Five years ago today I walked out of cancer center for the last time.
Later this month I have my last appointment with the oncologist in town.
After five years I can truly say, I am free.
Having cancer has changed me.
It has changed the way I live my life.
It showed me which are the most important things in life.
I'm not the same person I was before.
I lost a lot of things living through cancer and it's treatment.
I lost my smell, my taste, my saliva glands. I lost the strength and endurance I had before
I lost some mental endurance.
And there will always be some hard days.
Some days, when "Will it come back?", "Why am I fortunate and others aren't?" will be on my mind.
I've gained a lot of things too.
I gained more time.
I gained empathy.
I gained an appreciation for the life I have.
That makes up for all the rest.
I understand how adaptable my body can be in adjusting to what at first seems difficult situations and now seem just annoyances.
Life isn't the same and in some ways I don't want it to be.
Along this journey I have found a few quotations that express my feelings better than I can.
"Sickness, reflected Robert, changed a man. He thought of the invalids he had known. How often he had dismissed their querulousness and complaints as the outcome of self-pity! He knew better now.It was not only with themselves and their pain that the sick were concerned. They worried for others. They grieved for the work they were causing, for the disruption of other people's lives, the sapping of their energy, the tensions within a family, and the awful possibility of increasing helplessness."
Return to Thrush Green, by Miss Read
"One surprising thing I found was that only a small part of the cancer experience is about medicine. Most of it is about feelings, faith, losing and finding your identity, and discovering strength and flexibility you never even knew you had.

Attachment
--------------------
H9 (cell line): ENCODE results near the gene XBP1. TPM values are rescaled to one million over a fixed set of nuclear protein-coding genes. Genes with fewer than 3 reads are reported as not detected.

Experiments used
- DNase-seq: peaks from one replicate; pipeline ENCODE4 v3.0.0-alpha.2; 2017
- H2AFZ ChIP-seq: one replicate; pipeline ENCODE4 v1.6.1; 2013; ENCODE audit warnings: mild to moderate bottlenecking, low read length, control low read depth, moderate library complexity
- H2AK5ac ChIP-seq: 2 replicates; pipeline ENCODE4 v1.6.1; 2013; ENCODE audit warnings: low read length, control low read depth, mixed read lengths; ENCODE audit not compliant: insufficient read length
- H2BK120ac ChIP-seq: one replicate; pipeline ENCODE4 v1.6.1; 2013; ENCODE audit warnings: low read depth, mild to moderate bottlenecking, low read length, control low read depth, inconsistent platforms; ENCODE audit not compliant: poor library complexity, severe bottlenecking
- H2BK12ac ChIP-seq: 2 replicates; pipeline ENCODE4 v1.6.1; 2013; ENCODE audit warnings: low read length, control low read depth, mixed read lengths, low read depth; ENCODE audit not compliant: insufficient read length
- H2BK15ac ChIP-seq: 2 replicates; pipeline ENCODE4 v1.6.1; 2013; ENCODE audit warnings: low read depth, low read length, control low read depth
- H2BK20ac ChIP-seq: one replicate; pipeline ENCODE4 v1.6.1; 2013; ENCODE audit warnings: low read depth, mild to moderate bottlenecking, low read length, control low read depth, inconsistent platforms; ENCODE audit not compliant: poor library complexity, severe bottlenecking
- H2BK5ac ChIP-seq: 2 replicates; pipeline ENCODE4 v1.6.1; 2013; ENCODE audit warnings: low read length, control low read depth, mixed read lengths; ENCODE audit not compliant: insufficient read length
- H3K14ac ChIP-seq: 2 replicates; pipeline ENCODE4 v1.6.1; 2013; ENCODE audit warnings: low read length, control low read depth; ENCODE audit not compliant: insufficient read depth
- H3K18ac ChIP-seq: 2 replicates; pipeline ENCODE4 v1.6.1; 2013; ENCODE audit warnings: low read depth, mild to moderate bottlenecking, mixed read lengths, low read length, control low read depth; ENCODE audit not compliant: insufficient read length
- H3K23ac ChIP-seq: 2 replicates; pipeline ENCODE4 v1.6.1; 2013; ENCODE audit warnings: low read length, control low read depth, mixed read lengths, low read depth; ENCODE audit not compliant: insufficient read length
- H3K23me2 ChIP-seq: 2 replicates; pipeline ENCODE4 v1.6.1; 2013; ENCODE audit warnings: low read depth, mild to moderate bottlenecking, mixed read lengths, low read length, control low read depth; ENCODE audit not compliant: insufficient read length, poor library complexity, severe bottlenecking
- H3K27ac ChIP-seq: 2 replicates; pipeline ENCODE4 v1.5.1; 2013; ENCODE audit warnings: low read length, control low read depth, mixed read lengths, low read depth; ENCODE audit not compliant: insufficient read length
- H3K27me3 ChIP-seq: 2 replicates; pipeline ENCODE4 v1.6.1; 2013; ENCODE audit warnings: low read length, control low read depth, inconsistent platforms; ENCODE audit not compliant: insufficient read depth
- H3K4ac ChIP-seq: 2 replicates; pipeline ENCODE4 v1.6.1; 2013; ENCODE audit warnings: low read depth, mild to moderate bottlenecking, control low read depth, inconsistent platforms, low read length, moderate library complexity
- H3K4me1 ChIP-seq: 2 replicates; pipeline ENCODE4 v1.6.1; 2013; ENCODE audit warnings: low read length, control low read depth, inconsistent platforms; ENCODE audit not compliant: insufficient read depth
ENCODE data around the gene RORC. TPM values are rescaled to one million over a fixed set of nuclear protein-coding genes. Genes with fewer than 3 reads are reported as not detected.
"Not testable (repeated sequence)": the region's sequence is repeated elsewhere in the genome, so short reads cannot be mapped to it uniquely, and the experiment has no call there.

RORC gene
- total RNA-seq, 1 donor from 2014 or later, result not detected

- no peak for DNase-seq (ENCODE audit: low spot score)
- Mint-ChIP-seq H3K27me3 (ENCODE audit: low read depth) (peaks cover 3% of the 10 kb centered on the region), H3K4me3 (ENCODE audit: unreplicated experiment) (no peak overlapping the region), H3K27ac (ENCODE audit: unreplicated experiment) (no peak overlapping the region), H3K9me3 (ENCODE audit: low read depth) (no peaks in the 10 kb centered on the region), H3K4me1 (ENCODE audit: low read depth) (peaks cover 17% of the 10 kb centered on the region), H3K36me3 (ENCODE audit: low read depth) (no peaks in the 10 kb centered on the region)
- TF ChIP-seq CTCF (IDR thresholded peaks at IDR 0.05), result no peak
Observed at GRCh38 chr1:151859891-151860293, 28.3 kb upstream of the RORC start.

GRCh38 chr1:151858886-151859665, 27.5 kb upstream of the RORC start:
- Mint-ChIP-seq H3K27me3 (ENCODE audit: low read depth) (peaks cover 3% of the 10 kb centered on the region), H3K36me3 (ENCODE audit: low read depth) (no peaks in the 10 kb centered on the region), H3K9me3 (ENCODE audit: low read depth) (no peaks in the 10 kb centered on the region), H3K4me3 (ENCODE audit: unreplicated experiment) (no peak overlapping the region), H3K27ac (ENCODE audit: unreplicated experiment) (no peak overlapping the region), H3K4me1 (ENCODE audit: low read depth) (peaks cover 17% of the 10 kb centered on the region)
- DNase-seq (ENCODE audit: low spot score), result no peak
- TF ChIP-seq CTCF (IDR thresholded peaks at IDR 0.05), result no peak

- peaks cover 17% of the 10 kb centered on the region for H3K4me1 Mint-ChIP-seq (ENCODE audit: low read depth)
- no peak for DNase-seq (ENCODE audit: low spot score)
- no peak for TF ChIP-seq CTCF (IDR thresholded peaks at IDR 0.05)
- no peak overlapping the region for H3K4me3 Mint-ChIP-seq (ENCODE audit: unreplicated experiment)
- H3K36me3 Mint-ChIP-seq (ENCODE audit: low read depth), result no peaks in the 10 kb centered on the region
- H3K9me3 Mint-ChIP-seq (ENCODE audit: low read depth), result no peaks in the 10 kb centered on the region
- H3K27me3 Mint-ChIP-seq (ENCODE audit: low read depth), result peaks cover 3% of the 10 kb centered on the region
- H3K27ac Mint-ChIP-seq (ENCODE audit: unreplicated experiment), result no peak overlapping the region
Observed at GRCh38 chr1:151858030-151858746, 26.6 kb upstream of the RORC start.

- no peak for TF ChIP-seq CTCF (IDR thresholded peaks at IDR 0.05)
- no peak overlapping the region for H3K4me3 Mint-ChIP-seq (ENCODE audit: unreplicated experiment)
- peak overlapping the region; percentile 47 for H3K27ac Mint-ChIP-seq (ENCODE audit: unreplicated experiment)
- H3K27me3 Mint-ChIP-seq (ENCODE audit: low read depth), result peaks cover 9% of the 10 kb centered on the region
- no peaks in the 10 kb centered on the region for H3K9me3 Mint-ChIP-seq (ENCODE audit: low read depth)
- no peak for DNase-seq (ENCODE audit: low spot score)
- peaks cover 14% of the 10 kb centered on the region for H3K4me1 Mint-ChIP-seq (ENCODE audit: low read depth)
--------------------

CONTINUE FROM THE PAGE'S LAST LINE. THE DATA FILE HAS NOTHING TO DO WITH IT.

It's about realizing that the most important things are life are not things at all, but relationships.
We know that the way to cope with trauma, loss or any other life-changing experience is to find meaning. ... No one can tell us what that meaning is. We have to decide what it means. And that meaning can be quiet and private -- we don't need to ... write a book.... Instead perhaps we make one small decision about our lives that can bring about big change.
Sometimes it's not outside factors that cause us to take on that survivor identity; sometimes we like that perks, but we get stuck.
We have to let our old story go so that a newer, truer story can be told about who we are."
Down Off The Cross, by Debra Jarvis, Reader's Digest.
I don't think my hair has grown any longer this last year.
I'm satisfied the way it is.
To see how my hair has changed these five years, click here.
If you want to see what I looked like with no hair, click here.